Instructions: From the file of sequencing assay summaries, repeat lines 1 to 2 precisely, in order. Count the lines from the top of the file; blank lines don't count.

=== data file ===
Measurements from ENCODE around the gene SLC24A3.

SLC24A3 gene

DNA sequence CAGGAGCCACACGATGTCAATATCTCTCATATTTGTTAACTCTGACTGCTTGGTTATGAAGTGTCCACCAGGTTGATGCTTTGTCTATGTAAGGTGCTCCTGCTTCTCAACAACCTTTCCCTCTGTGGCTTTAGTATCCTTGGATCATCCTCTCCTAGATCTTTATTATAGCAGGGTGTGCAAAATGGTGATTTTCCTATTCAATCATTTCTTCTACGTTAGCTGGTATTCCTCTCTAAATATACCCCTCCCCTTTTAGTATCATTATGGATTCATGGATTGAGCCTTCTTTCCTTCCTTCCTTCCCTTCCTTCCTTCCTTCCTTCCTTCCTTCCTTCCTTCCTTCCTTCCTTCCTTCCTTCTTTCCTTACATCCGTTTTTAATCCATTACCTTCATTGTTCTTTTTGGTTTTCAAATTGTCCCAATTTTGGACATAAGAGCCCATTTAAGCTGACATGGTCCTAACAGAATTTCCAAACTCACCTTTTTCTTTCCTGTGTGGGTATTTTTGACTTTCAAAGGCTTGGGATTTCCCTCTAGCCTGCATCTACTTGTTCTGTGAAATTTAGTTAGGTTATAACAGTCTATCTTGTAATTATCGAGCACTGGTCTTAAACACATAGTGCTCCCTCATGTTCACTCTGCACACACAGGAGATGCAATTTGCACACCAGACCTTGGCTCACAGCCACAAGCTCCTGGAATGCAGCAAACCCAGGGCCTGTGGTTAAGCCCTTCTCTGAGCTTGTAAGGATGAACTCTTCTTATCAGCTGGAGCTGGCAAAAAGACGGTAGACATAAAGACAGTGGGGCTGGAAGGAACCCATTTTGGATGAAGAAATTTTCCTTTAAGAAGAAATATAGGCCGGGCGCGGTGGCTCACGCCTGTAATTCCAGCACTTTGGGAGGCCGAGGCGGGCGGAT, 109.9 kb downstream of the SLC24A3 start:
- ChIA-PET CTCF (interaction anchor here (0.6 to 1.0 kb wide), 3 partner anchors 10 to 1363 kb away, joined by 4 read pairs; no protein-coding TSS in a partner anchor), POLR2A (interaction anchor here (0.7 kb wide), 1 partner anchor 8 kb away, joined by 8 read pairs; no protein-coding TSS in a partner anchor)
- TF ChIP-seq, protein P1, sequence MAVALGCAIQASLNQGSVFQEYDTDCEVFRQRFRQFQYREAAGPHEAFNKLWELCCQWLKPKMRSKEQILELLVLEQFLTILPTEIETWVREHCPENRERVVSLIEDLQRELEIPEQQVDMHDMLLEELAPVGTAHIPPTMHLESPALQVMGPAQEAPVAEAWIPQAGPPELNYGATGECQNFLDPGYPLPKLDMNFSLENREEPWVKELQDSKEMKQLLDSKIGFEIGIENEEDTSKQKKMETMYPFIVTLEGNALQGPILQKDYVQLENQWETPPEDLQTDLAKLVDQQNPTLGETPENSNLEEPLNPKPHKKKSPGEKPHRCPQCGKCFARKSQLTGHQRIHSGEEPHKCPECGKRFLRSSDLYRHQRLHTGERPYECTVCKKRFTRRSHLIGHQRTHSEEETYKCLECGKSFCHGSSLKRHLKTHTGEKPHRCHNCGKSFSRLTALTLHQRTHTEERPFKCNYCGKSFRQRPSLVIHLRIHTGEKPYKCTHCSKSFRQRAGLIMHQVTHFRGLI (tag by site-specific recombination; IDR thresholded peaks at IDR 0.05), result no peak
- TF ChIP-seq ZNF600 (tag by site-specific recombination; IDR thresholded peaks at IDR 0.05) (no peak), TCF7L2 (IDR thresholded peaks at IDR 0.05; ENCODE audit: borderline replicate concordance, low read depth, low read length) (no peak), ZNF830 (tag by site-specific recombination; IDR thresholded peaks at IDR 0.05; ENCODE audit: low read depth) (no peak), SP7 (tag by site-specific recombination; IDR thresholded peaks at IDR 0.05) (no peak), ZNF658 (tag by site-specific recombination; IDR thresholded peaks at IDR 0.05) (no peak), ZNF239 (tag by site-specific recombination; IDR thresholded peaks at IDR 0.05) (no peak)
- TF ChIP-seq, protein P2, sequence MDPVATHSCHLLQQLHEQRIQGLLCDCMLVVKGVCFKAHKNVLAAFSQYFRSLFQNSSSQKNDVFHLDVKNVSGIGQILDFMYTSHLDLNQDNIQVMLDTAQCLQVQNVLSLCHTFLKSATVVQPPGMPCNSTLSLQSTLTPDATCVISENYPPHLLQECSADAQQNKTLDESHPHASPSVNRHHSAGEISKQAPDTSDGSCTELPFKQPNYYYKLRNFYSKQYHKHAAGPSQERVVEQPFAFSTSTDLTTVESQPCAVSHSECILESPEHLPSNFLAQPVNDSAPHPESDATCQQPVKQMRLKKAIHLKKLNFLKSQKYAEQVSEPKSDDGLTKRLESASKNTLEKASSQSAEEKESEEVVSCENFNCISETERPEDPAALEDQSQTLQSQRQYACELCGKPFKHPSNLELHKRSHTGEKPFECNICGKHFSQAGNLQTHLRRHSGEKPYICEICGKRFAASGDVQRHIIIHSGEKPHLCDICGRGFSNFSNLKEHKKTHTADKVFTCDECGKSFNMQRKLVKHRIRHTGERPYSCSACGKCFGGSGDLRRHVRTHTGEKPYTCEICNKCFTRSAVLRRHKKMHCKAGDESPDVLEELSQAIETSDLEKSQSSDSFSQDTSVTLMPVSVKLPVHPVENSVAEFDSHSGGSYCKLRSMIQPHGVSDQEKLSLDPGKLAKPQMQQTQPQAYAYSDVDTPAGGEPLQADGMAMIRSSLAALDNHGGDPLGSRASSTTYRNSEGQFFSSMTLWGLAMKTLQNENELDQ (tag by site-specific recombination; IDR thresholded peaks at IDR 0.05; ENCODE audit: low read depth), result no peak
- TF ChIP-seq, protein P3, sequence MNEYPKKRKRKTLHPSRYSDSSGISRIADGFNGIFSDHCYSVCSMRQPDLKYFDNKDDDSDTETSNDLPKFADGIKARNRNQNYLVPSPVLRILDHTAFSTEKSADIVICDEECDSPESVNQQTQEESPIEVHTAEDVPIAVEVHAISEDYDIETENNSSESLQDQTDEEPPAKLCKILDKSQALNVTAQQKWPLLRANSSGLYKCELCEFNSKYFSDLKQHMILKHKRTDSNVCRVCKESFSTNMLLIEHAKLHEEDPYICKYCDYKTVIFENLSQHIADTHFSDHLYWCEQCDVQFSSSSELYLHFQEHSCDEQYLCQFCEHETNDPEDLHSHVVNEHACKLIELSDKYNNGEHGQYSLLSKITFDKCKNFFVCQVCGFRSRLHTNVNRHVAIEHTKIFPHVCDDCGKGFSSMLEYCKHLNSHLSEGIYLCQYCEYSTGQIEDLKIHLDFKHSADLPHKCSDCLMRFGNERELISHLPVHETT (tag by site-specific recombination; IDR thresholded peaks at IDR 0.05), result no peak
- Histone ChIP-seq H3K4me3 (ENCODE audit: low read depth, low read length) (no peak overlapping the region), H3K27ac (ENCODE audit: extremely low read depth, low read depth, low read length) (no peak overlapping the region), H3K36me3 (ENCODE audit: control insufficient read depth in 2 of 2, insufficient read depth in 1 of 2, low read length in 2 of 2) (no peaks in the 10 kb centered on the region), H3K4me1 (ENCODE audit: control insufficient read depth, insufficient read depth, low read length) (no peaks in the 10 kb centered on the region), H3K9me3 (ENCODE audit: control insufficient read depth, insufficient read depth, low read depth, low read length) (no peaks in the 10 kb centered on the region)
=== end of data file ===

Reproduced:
Measurements from ENCODE around the gene SLC24A3.

SLC24A3 gene